Mr. Will and Tanglewood Park

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hi this is barry helms archivist at renata house museum of american art will reynolds is often overshadowed by his older more successful brother r.j but mr will as he was called made his own impact on winston-salem he's most notably associated with tanglewood which he purchased in 1921 as the farm to raise and raise standard red horses whilst pagers and trotters many of which he trained himself won the sport's most prestigious races including the 1931 hamiltonian a race he helped establish he won it with a philly named after his niece mary reynolds at riddles tobacco he was vice president but referring his horses to the office he lacked rj's drive in ambition after rj's death in 1918 will took over as president but soon relinquished the role to bowman gray in 1924. will remained involved with the tobacco company serving as the first chairman of the board of directors then as chair of the executive committee until he stepped down in 1941. interestingly will left rj reynolds tobacco company on the eve of the predominantly black workforce successfully unionizing the most powerful corporation in the city in 1943 leaf workers mostly black women initiated a sit-down strike that sparked seven years of struggle for workplace equality thousands of workers united to form the local 22 union throughout the 1940s they challenged economic exploitation political disfranchisement and racial segregation in winston-salem as workers prepared to vote for the union for many the first election they had ever participated in foreman passed out flyers with real women reynolds statement that a union would quote tear down this house of protection which has taken us generations to build frustrated workers left their own messages on these flyers including some directed at will quote we've been suffering under rentals tobacco company for these 40 50 60 years we want better working conditions and more money and we had to organize to get it you just stay down there in florida and 10 your horses will stay here and send to the business of reynolds tobacco company local 22 laid a foundation for activism that expanded beyond company walls they promoted education affordable housing and successively backed a black candidate for aldermen kenneth r williams became the first black candidate to beat a white rival in a southern city since the end of reconstruction will reynolds had little to no involvement with a tobacco company following the formation of local 22 focusing instead on his horses and philanthropy projects he was instrumental in founding the z smith reynolds foundation relocating wake forest university to winston-salem and provided funds for schools and universities including duke nc state and wake in the 1920s he donated land to build a black orphanage and in 1938 will and his wife kate reynolds funded the building of a black hospital which greatly expanded health care to the black community but when he died in 1951 wool reynolds left left tanglewood to the county to be used as a public park for only quote the white race while it is rarely mentioned today tanglewood remains segregated until years after the civil rights act took effect in 1964 it would take a federal court case to finally force desegregation in the park in 1971.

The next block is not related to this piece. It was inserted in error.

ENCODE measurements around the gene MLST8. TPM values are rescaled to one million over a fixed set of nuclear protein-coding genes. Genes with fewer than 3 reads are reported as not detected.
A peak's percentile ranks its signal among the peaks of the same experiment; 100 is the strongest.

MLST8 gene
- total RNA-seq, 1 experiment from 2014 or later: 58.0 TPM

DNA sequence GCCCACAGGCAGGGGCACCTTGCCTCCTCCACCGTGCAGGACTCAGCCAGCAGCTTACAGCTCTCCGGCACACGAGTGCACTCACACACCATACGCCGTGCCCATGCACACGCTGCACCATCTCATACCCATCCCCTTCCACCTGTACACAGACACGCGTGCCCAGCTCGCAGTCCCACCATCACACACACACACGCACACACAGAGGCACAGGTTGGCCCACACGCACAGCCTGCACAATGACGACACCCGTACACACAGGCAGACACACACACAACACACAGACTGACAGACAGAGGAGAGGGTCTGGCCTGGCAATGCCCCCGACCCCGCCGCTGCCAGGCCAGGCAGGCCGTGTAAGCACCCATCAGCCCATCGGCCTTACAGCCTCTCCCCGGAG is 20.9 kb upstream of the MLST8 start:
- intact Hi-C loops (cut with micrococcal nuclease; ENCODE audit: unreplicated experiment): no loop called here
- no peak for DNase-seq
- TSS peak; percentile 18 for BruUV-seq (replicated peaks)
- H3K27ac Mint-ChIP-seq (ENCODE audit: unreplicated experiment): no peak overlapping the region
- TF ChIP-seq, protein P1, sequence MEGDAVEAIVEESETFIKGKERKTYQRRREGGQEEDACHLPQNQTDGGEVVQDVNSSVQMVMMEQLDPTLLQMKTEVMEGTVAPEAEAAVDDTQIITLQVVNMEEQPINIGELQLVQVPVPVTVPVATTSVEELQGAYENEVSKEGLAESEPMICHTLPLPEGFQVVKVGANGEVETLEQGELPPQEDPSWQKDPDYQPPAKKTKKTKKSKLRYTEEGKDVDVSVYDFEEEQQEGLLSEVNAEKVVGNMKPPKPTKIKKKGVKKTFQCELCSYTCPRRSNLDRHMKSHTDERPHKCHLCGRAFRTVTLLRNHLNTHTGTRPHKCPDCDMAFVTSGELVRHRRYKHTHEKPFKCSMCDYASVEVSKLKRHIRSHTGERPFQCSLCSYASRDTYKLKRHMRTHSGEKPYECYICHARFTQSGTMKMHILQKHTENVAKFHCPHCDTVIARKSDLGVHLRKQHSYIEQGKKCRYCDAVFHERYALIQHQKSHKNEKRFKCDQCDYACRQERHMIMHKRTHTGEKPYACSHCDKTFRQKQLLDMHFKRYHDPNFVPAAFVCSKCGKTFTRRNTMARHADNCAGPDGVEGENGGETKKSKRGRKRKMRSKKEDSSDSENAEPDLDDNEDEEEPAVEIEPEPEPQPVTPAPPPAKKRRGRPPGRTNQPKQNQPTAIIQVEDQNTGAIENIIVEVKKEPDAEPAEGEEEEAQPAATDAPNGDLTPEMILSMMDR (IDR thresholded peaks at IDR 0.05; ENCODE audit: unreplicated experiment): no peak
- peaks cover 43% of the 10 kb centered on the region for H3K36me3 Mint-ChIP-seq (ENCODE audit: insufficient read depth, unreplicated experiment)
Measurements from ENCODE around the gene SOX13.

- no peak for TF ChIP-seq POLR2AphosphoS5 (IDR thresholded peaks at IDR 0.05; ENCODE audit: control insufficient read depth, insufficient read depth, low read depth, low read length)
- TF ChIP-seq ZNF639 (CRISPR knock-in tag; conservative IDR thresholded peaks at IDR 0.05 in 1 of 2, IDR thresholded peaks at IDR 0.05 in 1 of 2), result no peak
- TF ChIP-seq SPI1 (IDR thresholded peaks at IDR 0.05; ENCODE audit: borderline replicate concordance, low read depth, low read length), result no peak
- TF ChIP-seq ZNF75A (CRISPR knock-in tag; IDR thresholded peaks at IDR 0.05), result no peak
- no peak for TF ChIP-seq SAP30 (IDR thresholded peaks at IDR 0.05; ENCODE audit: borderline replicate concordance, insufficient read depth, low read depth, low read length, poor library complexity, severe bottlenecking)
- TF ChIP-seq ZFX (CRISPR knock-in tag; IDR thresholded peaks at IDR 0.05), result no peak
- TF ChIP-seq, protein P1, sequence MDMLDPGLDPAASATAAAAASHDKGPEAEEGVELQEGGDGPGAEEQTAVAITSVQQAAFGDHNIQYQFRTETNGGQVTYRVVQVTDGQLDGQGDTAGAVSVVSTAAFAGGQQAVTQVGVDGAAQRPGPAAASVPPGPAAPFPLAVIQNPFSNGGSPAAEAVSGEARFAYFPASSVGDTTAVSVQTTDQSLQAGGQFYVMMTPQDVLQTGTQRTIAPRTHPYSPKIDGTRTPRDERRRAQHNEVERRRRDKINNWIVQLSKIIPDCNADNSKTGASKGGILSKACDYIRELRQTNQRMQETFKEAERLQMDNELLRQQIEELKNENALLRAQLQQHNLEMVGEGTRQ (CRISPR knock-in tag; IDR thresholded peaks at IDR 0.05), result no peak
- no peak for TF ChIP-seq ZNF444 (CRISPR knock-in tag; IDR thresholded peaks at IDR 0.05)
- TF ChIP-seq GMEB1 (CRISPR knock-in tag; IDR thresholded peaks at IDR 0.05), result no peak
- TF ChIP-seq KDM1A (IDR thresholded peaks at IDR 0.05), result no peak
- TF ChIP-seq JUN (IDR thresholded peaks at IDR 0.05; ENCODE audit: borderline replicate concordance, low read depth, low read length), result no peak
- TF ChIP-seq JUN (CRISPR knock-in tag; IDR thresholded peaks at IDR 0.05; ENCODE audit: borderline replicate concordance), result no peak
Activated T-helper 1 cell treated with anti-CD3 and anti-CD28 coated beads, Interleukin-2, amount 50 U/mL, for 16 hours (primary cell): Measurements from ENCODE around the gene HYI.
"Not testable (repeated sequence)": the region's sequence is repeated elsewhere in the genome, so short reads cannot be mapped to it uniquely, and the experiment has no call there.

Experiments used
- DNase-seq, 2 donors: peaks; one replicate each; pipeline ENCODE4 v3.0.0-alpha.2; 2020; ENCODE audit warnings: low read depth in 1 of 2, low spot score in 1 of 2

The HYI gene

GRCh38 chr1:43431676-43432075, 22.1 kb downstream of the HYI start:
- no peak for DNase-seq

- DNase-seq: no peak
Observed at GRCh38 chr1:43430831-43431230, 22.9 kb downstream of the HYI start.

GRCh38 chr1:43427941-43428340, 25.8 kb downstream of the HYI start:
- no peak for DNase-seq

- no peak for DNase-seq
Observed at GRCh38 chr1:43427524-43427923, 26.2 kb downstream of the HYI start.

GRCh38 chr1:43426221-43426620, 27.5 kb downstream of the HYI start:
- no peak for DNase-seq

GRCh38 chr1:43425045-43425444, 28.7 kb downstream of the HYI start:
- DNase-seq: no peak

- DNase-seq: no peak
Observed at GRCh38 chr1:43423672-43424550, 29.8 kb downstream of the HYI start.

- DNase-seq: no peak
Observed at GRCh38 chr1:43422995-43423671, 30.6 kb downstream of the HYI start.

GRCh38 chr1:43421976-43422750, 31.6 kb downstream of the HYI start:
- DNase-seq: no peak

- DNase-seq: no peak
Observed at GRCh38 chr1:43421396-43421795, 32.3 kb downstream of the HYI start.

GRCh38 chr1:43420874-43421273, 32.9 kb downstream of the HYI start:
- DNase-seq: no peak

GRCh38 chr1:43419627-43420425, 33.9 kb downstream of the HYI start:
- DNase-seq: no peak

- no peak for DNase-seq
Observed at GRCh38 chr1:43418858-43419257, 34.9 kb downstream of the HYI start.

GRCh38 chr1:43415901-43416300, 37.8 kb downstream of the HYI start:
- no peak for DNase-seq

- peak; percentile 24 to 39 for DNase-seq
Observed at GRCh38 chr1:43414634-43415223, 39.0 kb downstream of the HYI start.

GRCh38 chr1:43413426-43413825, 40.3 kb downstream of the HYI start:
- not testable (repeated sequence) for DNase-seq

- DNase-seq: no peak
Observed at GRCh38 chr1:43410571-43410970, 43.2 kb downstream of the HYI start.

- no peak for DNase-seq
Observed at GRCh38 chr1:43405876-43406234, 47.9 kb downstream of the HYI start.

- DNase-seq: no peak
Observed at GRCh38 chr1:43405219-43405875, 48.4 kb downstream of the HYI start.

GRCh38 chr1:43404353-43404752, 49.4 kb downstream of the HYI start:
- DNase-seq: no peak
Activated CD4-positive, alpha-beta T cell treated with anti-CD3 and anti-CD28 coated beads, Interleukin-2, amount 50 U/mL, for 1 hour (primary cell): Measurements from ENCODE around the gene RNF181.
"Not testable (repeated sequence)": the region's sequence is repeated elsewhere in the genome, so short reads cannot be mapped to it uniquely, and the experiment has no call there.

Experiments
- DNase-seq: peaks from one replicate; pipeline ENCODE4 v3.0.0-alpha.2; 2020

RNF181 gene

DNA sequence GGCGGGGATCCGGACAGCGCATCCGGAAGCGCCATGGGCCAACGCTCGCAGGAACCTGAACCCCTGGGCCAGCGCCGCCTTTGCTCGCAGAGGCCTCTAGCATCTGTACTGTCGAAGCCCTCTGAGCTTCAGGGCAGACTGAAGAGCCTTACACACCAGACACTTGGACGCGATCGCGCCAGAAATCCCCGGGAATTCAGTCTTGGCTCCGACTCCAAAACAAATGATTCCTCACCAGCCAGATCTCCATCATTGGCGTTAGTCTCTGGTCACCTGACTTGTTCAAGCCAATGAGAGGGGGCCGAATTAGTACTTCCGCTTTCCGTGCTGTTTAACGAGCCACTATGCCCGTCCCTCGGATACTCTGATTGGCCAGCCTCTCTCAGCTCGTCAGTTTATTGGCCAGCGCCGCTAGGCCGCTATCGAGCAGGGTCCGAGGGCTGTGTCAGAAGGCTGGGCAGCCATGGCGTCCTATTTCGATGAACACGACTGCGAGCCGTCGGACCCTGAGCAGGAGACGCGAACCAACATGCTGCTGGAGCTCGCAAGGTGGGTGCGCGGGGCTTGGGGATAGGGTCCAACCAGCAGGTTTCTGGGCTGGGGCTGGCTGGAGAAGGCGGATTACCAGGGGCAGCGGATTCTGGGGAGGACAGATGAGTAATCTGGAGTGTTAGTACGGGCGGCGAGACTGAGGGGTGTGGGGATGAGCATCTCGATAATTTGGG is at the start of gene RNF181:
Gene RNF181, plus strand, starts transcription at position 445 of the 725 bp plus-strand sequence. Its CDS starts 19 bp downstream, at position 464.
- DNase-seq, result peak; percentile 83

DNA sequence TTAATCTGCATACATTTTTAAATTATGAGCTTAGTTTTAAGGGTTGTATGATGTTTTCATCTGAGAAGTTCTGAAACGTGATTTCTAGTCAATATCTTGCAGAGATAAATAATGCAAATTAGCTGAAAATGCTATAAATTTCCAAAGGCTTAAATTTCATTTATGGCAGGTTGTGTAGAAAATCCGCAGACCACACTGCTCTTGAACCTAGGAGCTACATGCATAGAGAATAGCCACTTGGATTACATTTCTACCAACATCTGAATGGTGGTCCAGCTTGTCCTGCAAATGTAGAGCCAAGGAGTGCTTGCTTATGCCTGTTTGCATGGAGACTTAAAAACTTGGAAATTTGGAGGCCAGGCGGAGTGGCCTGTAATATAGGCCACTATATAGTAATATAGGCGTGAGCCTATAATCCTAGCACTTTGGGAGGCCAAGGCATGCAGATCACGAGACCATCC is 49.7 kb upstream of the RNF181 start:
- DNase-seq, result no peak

In our latest “Call-a-Curator,” Reynolda’s Director of Archives and Library Bari Helms chronicles the story of “Tanglewood and Mr. Will.”

After R.J. Reynolds died in 1918, his younger brother Will took the helm of R.J. Reynolds Tobacco Company but soon turned his attention to his other interests including racing, raising horses, and philanthropy projects. Will left R.J.R. Tobacco shortly before a sit-down strike, led mostly by Black women, led to the formation of the Local 22 union that spent the 1940s fighting economic exploitation, racial segregation, and political disfranchisement. Will Reynolds made gifts and bequests to North Carolina universities and created a hospital for the Black citizens of Winston-Salem, but his philanthropy also helped maintain a system of racism and white supremacy. In 1951, he left his Tanglewood estate as a public park for “the white race.” Tanglewood remained segregated until years after the Civil Rights Act took effect in 1964. It would take a federal court case to finally force desegregation of the park in 1971.

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